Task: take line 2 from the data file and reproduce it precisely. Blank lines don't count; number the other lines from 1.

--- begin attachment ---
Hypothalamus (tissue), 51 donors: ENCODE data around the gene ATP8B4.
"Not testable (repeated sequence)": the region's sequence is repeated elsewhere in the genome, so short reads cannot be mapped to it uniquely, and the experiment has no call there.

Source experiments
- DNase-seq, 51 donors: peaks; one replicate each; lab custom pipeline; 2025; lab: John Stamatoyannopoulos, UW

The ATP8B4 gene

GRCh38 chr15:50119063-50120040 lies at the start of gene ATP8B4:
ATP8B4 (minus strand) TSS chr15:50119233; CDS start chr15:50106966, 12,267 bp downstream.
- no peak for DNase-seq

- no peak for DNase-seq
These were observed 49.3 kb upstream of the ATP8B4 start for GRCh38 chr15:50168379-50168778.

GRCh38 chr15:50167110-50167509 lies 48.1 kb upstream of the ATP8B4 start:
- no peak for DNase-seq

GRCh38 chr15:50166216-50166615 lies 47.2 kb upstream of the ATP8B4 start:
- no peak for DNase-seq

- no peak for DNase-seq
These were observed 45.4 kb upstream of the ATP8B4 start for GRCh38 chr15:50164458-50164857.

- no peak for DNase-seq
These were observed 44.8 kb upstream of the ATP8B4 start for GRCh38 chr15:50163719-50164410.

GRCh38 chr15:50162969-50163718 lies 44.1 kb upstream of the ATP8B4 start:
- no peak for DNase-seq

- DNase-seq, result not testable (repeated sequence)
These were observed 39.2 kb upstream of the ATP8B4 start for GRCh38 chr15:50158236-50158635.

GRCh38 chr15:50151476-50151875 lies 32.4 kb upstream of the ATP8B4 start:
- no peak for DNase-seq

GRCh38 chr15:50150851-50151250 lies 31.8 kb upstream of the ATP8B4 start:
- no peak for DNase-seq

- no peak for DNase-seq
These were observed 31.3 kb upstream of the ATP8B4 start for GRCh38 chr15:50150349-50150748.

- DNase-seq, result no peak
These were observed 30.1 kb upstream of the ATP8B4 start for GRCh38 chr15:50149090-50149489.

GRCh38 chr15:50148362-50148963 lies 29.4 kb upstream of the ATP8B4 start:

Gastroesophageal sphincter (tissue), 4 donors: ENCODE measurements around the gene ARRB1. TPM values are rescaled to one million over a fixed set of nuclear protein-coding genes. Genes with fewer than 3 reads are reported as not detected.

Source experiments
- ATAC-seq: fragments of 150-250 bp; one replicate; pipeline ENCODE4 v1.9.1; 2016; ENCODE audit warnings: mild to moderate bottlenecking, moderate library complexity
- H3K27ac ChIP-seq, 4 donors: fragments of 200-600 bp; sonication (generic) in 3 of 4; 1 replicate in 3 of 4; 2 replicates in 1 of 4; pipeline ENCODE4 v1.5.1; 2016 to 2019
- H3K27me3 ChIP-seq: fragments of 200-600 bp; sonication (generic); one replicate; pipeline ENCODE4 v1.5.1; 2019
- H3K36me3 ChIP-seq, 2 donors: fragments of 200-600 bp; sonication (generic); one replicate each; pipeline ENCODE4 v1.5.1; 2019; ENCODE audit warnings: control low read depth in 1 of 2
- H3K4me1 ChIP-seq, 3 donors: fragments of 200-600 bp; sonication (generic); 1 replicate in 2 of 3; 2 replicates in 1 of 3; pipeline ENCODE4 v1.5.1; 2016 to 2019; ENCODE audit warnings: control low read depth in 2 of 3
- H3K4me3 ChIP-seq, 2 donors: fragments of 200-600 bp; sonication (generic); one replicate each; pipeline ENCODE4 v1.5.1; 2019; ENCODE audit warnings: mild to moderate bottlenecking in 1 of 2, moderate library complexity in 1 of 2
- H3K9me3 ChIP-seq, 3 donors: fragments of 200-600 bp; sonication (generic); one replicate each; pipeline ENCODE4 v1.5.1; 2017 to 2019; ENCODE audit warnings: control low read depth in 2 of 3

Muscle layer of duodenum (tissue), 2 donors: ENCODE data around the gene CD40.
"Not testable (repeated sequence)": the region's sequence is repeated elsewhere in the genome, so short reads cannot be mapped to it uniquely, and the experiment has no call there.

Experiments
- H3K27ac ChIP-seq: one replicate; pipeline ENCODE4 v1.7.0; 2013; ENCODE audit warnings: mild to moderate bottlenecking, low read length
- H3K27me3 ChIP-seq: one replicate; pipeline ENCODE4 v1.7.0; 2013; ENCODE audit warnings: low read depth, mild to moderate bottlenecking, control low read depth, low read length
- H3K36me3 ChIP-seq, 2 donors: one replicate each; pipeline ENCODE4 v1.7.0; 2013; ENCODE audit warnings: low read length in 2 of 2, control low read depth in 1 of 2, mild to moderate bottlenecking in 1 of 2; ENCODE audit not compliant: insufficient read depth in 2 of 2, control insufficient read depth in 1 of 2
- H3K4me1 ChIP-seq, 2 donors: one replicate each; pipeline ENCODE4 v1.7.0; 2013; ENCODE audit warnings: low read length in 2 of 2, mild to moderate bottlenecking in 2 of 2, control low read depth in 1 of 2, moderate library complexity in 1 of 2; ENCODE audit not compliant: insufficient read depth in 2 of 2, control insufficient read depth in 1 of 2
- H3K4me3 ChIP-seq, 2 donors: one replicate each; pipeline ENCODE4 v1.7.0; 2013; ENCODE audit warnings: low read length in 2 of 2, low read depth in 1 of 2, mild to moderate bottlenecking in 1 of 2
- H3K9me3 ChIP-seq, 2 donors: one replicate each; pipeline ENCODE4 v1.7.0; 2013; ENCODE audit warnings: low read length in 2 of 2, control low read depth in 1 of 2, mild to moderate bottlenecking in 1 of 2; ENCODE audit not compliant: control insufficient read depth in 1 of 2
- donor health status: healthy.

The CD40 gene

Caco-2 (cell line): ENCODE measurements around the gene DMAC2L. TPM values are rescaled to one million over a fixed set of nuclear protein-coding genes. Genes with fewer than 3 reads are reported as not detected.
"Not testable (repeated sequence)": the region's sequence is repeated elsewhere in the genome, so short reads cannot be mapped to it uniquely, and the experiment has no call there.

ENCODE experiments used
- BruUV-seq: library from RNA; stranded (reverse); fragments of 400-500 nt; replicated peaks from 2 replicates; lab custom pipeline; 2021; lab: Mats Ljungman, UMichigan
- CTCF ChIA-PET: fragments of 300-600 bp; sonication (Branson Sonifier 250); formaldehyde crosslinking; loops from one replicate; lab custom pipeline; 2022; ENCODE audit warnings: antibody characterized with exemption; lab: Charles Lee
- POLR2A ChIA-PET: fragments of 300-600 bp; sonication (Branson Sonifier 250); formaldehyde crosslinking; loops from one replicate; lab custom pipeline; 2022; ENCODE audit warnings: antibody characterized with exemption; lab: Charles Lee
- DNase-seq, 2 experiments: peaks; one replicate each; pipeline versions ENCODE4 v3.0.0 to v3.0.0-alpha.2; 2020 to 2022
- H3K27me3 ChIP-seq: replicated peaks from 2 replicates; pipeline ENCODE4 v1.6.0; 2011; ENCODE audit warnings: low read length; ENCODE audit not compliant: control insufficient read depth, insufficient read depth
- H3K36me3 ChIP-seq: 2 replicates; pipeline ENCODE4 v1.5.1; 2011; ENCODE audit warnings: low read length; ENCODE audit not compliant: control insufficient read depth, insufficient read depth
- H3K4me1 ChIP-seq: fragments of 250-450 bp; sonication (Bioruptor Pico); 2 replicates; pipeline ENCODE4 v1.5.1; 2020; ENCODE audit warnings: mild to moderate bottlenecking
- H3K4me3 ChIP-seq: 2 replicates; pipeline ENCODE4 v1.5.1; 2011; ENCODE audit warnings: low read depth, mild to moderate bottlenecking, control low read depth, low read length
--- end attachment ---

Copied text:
"Not testable (repeated sequence)": the region's sequence is repeated elsewhere in the genome, so short reads cannot be mapped to it uniquely, and the experiment has no call there.